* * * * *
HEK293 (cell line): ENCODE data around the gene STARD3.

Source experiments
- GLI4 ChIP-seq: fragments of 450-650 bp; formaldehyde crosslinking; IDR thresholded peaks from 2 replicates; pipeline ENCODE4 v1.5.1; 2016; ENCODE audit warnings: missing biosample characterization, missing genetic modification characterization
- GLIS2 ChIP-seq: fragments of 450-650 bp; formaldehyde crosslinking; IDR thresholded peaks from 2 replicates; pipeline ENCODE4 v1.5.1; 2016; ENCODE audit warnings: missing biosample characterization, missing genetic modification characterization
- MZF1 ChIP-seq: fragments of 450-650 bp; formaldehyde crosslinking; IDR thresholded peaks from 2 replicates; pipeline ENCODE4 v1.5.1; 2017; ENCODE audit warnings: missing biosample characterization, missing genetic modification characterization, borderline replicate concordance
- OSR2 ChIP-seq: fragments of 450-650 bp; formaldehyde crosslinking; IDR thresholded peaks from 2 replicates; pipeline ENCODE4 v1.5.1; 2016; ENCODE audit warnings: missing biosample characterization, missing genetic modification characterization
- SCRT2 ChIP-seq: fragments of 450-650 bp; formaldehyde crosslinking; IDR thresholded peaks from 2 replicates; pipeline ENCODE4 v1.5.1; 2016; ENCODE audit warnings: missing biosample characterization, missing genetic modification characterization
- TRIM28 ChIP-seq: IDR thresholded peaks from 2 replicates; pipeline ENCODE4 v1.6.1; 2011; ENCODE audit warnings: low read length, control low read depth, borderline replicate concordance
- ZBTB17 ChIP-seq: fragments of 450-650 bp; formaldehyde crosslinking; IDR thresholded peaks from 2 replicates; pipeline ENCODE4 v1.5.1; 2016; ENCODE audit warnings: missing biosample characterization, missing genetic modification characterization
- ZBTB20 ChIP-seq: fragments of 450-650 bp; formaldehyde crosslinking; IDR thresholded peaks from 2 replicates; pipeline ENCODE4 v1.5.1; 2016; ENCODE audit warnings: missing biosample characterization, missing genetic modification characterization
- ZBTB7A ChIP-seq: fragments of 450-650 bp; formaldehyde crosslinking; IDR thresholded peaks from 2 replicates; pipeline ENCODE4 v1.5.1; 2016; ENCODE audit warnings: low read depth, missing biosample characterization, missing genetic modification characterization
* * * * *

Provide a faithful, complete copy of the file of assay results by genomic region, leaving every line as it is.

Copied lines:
HEK293 (cell line): ENCODE data around the gene STARD3.

Source experiments
- GLI4 ChIP-seq: fragments of 450-650 bp; formaldehyde crosslinking; IDR thresholded peaks from 2 replicates; pipeline ENCODE4 v1.5.1; 2016; ENCODE audit warnings: missing biosample characterization, missing genetic modification characterization
- GLIS2 ChIP-seq: fragments of 450-650 bp; formaldehyde crosslinking; IDR thresholded peaks from 2 replicates; pipeline ENCODE4 v1.5.1; 2016; ENCODE audit warnings: missing biosample characterization, missing genetic modification characterization
- MZF1 ChIP-seq: fragments of 450-650 bp; formaldehyde crosslinking; IDR thresholded peaks from 2 replicates; pipeline ENCODE4 v1.5.1; 2017; ENCODE audit warnings: missing biosample characterization, missing genetic modification characterization, borderline replicate concordance
- OSR2 ChIP-seq: fragments of 450-650 bp; formaldehyde crosslinking; IDR thresholded peaks from 2 replicates; pipeline ENCODE4 v1.5.1; 2016; ENCODE audit warnings: missing biosample characterization, missing genetic modification characterization
- SCRT2 ChIP-seq: fragments of 450-650 bp; formaldehyde crosslinking; IDR thresholded peaks from 2 replicates; pipeline ENCODE4 v1.5.1; 2016; ENCODE audit warnings: missing biosample characterization, missing genetic modification characterization
- TRIM28 ChIP-seq: IDR thresholded peaks from 2 replicates; pipeline ENCODE4 v1.6.1; 2011; ENCODE audit warnings: low read length, control low read depth, borderline replicate concordance
- ZBTB17 ChIP-seq: fragments of 450-650 bp; formaldehyde crosslinking; IDR thresholded peaks from 2 replicates; pipeline ENCODE4 v1.5.1; 2016; ENCODE audit warnings: missing biosample characterization, missing genetic modification characterization
- ZBTB20 ChIP-seq: fragments of 450-650 bp; formaldehyde crosslinking; IDR thresholded peaks from 2 replicates; pipeline ENCODE4 v1.5.1; 2016; ENCODE audit warnings: missing biosample characterization, missing genetic modification characterization
- ZBTB7A ChIP-seq: fragments of 450-650 bp; formaldehyde crosslinking; IDR thresholded peaks from 2 replicates; pipeline ENCODE4 v1.5.1; 2016; ENCODE audit warnings: low read depth, missing biosample characterization, missing genetic modification characterization